« Invasive Plants » is a generic term often use to describe exotic plants that colonize and harm the native biodiversity of the ecosystems from which they are established. Although it is difficult to know when and how they were introduced in a specific territory, they are now abundant in the wastelands, city edges, human cultures, wilderness or national parks. They are witnesses and proof of the globalization, accidentally implanted during human activities, as well as marker of the transformation of the territory and the climate.
In the National park of Camargue where Atelier Lumais located, the IAS (invasive alien species) are the subject of special attention, constant grubbing, and systematic destruction.
The purpose of this project is to, instead of systematically destroying them for their supposed dangerousness and non-endemic nature, consider those pieces as a potential raw material deposit. A random but precious deposit that can lead to the creation of highly valuable and sustainable new matter to work with on the same territory where the were harvest and with the local craft and industry to create a circular economy. Invasive species grows in many different areas making harvest difficult to pattern and quantity difficult to consider. By using MSS imagery and remote sensing, even with a simple drone, allows to monitor the grows and spread of the different species according to their spectral characteristics and seasonal dynamics. After a cartography of the plants on the territory and the studies of it a phase of experimentation and research revealed the technical and aesthetic potential of each species and so new materials.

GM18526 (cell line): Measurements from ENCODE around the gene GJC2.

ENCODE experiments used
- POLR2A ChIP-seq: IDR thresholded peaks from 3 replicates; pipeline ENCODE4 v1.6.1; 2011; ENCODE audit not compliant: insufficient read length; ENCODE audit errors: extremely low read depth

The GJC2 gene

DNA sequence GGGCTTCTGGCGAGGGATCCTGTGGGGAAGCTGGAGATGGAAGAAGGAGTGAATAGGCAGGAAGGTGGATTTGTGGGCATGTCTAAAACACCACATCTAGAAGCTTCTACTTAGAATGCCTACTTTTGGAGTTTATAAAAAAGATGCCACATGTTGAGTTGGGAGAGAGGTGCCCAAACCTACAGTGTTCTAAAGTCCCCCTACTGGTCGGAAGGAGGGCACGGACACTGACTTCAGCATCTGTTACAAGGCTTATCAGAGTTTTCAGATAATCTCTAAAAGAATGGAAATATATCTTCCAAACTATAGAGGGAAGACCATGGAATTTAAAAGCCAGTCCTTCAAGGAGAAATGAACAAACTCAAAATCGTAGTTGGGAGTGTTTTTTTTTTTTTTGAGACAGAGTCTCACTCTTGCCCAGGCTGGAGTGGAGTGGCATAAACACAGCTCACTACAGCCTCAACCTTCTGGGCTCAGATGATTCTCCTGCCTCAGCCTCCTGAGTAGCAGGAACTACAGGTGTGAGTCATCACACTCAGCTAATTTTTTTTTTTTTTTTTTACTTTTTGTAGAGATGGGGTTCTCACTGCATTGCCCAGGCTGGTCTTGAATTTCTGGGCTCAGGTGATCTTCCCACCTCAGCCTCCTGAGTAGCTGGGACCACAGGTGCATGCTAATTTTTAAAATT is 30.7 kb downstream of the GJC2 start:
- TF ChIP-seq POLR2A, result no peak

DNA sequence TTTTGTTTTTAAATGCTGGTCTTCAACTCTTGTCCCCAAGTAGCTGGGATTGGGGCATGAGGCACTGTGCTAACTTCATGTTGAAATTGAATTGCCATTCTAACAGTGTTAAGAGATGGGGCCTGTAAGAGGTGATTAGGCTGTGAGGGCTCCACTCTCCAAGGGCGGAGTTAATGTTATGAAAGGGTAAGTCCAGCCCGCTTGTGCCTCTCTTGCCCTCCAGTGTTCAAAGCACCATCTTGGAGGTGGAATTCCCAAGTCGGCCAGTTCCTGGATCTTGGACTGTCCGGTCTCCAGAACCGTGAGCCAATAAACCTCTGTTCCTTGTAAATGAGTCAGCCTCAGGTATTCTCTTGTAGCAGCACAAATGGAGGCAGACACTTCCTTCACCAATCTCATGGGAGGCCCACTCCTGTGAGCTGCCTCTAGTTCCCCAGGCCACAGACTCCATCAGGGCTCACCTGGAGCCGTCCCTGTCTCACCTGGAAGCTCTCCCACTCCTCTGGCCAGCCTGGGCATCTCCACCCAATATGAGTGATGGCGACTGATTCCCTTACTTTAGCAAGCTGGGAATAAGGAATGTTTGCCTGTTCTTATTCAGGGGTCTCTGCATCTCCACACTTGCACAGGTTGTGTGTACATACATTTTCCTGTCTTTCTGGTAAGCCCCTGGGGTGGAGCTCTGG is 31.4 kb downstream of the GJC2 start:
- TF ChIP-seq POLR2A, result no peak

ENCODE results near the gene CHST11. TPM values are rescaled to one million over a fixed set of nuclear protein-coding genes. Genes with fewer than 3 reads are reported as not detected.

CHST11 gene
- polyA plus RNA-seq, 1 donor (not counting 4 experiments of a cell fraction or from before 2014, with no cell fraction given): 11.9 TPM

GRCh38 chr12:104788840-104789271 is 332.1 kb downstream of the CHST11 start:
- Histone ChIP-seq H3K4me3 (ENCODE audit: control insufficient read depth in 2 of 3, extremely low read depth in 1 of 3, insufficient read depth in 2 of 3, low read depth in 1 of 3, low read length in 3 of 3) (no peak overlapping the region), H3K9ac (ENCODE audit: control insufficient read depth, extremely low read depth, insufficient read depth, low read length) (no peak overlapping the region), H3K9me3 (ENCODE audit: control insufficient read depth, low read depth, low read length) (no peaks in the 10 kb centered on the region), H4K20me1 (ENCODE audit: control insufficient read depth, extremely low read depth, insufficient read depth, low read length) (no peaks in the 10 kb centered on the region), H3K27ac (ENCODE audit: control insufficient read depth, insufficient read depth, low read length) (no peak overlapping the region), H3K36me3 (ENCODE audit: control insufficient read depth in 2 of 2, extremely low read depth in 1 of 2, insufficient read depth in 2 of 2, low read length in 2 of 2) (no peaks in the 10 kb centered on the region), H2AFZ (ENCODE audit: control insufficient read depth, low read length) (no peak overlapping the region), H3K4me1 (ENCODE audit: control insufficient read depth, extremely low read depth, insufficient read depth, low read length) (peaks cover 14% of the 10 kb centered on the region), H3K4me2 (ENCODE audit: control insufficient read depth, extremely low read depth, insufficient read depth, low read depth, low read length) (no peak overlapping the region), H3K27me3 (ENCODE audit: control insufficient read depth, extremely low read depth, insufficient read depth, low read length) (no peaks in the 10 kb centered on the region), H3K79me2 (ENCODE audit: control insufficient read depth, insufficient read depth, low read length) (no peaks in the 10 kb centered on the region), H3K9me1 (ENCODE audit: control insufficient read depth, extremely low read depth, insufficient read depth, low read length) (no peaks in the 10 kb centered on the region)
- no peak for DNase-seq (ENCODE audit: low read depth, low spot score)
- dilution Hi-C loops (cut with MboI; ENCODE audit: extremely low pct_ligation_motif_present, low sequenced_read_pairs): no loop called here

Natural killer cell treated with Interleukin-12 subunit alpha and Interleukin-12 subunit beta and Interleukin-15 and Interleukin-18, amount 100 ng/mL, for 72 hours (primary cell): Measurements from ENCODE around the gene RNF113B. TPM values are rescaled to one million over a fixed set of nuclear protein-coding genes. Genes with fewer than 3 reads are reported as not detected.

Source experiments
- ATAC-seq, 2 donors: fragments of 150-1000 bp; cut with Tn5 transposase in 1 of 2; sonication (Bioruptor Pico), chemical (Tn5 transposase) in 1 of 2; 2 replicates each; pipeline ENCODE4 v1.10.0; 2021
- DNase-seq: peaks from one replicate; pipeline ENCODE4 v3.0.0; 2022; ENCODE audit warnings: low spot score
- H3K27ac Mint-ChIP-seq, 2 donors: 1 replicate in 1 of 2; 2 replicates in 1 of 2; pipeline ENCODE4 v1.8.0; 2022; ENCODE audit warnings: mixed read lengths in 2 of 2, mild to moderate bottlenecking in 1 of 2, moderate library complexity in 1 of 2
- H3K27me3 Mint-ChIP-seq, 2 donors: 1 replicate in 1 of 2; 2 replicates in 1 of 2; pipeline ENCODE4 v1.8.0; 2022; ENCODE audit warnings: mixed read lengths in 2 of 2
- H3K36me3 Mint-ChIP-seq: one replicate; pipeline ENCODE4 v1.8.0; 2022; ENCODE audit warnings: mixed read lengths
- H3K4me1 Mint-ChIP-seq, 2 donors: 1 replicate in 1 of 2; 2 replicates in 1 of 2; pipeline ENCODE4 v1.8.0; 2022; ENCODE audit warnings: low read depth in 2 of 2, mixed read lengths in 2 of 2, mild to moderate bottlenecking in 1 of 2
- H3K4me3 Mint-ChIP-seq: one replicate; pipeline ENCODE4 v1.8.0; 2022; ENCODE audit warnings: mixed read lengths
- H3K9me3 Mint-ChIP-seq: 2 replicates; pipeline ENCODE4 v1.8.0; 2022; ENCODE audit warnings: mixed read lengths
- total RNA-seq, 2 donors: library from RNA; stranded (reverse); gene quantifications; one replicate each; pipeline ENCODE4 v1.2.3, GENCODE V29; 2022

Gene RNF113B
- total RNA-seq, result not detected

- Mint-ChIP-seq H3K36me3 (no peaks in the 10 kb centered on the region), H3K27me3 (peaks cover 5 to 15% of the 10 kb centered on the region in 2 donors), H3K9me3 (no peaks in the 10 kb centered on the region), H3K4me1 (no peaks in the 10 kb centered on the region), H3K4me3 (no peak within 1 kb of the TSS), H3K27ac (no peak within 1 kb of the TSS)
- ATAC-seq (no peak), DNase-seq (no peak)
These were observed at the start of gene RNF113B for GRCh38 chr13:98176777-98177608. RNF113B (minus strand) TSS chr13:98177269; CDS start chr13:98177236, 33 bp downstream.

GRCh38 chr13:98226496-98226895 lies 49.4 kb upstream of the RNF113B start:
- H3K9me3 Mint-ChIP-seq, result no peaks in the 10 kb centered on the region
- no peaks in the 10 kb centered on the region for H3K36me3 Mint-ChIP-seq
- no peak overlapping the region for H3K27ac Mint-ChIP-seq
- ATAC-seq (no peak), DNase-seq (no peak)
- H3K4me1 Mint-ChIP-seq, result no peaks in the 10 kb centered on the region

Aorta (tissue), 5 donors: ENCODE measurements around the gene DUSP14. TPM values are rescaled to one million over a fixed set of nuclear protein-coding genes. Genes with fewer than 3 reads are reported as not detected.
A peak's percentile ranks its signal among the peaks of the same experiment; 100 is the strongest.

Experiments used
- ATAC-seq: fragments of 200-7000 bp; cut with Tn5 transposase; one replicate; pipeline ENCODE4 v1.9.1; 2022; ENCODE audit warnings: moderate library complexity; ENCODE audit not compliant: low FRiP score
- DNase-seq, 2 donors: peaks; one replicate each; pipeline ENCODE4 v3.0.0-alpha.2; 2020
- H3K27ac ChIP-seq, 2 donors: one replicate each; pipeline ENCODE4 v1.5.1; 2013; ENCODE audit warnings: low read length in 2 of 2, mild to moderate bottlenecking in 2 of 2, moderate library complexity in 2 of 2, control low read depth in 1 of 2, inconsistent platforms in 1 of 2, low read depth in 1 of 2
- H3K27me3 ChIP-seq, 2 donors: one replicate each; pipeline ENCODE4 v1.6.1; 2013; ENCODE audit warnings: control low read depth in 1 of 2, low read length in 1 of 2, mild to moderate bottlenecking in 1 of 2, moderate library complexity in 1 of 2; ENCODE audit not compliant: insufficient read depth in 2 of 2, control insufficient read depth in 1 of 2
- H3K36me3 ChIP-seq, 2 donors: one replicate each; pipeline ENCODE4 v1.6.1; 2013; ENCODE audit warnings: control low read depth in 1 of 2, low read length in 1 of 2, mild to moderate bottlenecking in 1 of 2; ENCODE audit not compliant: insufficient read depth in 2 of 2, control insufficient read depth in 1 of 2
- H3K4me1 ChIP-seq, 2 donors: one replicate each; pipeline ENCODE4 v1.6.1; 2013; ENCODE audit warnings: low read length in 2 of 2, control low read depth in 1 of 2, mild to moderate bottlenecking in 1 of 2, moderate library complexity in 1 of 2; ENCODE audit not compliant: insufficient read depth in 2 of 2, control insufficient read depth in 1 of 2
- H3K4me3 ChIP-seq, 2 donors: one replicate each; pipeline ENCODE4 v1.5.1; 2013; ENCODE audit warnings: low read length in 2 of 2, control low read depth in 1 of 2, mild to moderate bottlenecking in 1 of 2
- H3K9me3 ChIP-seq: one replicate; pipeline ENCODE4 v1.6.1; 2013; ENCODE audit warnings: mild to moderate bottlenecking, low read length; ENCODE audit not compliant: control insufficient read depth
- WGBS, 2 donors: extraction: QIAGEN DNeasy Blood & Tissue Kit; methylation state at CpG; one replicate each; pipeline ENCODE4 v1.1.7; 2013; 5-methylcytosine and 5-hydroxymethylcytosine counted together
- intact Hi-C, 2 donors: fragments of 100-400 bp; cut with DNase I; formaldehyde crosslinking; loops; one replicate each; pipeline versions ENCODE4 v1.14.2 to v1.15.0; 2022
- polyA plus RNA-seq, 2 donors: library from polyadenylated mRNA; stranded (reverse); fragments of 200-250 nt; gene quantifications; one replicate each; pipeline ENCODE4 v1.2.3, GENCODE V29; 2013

Working on the valorization of exotic invasive species means working by season and therefore by variations of flows, quantities, properties and colors. One of the most abundant and interesting species is the Japanese knotweed. Seasonal grass it does not have the same properties, color and so application depending on the harvest period. It can become veneer in the spring and get strong enough during winter to become a honeycomb structure.
The Ailanthus and the Robinia are 2 invasive trees that tan can be turned into veneer.
So the bench is made of Japanese knotweed honeycomb with 3 ply of Robinia veneer assembled with pre-vulcanized latex there are created a super light and rigid honeycomb panel. Knotweed and Robinia are most of the time growing on the same soil, two invasive species cohabiting.